Last reviewed 22 May 2020
Rebecca Fisk advises on how to support the development of listening skills in young children.
Our world is full of sounds. Often the environment that children grow up in is noisy, with traffic noise or background noise such as television/radio, or other children in a childcare setting. Learning to discriminate between different sounds around us through being able to listen well is a fundamental skill for life, which we continue to use.
All parents will, for example, recognise the sound of a grizzling tired cry from their child compared to an ‘emergency’ scream if they have hurt themselves and be able to respond and act quickly and appropriately. Not only do listening skills help us to manage our world and the dangers and pleasures within it, but it also underpins literacy skills. Listening supports being able to understand what is being said and to communicate through talk.
As young babies develop they learn to tell sounds apart (discriminate one sound from another) and give those sounds some meaning, such as being able to recognise the voice of their care givers from other household or environmental sounds within their hearing. Helping babies and toddlers to recognise sounds by letting them have time to listen and then respond, for example, by turning towards different sounds starts developing this essential skill. It is vital to ensure that children have their hearing tested as part of their developmental health checks or if you have any concerns, as hearing loss is a ‘hidden’ condition which may not be obvious at first. Many young children suffer from what is termed ‘glue ear’ where fluid builds up in the middle ear and sounds become muffled and are not easy to distinguish from each other. This is often a temporary condition and can remedy itself, although it reoccurs in 30% of sufferers. (NHS 2020) If you are concerned about your child’s hearing, which is affecting their ability to listen (not to be confused with simply following instructions) then an appointment with the doctor is recommended. Indicators that your child may be struggling to hear are listed on the following website. Hearing needs to be working well for listening skills to fully develop.
How can I support my child to listen and where can I find ideas?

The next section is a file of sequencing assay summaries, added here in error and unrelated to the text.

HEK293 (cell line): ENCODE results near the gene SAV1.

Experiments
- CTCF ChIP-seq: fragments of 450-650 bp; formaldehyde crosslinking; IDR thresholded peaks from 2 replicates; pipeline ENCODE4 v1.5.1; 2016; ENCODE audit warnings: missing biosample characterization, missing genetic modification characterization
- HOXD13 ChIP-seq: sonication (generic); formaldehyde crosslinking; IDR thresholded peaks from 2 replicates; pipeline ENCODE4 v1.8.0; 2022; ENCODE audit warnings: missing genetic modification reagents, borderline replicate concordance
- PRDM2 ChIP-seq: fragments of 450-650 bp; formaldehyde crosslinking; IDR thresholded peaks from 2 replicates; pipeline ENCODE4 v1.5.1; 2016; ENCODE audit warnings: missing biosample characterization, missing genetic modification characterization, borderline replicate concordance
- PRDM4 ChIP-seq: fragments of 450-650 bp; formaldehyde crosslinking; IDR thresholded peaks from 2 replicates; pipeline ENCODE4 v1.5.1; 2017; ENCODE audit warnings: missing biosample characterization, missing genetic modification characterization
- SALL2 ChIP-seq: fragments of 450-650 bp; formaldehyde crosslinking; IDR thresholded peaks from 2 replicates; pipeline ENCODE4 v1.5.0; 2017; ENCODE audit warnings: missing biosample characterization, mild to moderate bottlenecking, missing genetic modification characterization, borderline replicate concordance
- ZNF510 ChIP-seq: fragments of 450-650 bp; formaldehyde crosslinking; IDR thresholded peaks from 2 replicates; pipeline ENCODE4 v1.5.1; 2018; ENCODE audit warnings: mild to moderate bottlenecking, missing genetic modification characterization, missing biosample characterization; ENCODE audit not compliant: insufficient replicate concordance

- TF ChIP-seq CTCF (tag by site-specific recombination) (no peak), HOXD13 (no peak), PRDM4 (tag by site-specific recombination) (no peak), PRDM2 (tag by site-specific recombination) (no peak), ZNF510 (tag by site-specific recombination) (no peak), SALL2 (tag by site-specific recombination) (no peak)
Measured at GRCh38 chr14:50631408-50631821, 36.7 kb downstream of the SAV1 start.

Helping children to discriminate foreground and background noise can be supported by fun activities, such as playing music with your child to dance to and then giving them a one word instruction over the music, such as ‘stop’ or ‘jump’. In this way they have to listen hard to the instruction. Going on a listening walk together and identifying the sounds that you can hear, and naming the source, will support children to recognise familiar and less familiar environmental sounds. For this activity to work, children have to be quiet themselves to be able to listen well, for short periods of time. There are lots of other trusted resources for parents to access, for example:
The Communication Trust advocate listening games to support communication skills in their preschool post-cards activity resources. https://www.thecommunicationtrust.org.uk/media/3163/postcards_pre_school_final.pdf
BBC Tiny Happy People resources have activities for each age group, demonstrated by an easy to access video clip for parents, such as https://www.bbc.co.uk/tiny-happy-people/listening-for-sounds/zmnnpg8 which shows how you can respond to your child’s focus of attention when they hear a sound.
The Hungry Little Minds campaign suggests activities for different ages to do with your child and this includes Apps to support learning, such as CBBC StoryTime.
Listening in a social context
Children learn to listen and take turns in conversation when adults respond to their focus and interests, commenting and allowing time for them to respond, which is known as ‘serve and return’ interactions. Attending to the facial expressions of the person speaking is part of listening and children will learn this from attentive adults who focus on them as they try to communicate. Children may ‘switch off’ if there is an expectation that they have to listen and concentrate for long periods or if they are not motivated to listen to the message being delivered. Sometimes visual reminders can support listening and understanding skills especially when following instructions, such as miming ‘get your coat on’ rather than simply making the request verbally over and over again. It is important to try and have realistic expectations of young children when they listen to social conversations or instructions. Penny Tassoni recommends that parents focus on activities which you enjoy together to support shared listening within your own social context at home, such as baking, dancing, or playing imaginary games with toys to build up quality interactions between parent and child.
Small regular outings are an important opportunity for children to learn about the sounds in the world around them. Research (EIF 2018) shows that children benefit cognitively if they experience responsive and joint-attention interactions with their caregivers. These can be outside of the home in their local environment where children can learn the meanings of words and sounds in context. Short shared activities at home which parents and children find enjoyable, such as games and playing with toys, household tasks or sharing stories, can all contribute to developing your child’s listening skills which will underpin future learning.
Tassoni, P(2014) in Nursery World article One to One – parents play a crucial role in helping children to communicate – but there is not a one-size fits all approach Nursery World 25th August 2014
Palmer, S and Bailey, R (2008) Foundations of Literacy – a balanced approach to language, listening and literacy skills in the early years
Asmussen et al (Dec 2018) Early Intervention Foundation (EIF) Key competencies in early cognitive development: Things, People, Numbers and Words